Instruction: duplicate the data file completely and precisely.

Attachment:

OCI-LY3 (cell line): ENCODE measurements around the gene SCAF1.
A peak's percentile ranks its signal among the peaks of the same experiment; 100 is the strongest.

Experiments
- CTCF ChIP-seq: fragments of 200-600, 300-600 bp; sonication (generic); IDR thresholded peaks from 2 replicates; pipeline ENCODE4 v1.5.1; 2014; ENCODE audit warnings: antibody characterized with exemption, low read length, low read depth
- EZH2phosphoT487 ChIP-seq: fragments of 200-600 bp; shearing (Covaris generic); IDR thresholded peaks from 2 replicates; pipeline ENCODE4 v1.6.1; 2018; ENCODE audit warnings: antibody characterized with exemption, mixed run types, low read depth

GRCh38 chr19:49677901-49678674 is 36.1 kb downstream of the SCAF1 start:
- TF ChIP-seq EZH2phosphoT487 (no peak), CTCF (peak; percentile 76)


OCI-LY3 (cell line): ENCODE measurements around the gene SCAF1.
A peak's percentile ranks its signal among the peaks of the same experiment; 100 is the strongest.

Experiments
- CTCF ChIP-seq: fragments of 200-600, 300-600 bp; sonication (generic); IDR thresholded peaks from 2 replicates; pipeline ENCODE4 v1.5.1; 2014; ENCODE audit warnings: antibody characterized with exemption, low read length, low read depth
- EZH2phosphoT487 ChIP-seq: fragments of 200-600 bp; shearing (Covaris generic); IDR thresholded peaks from 2 replicates; pipeline ENCODE4 v1.6.1; 2018; ENCODE audit warnings: antibody characterized with exemption, mixed run types, low read depth

GRCh38 chr19:49677901-49678674 is 36.1 kb downstream of the SCAF1 start:
- TF ChIP-seq EZH2phosphoT487 (no peak), CTCF (peak; percentile 76)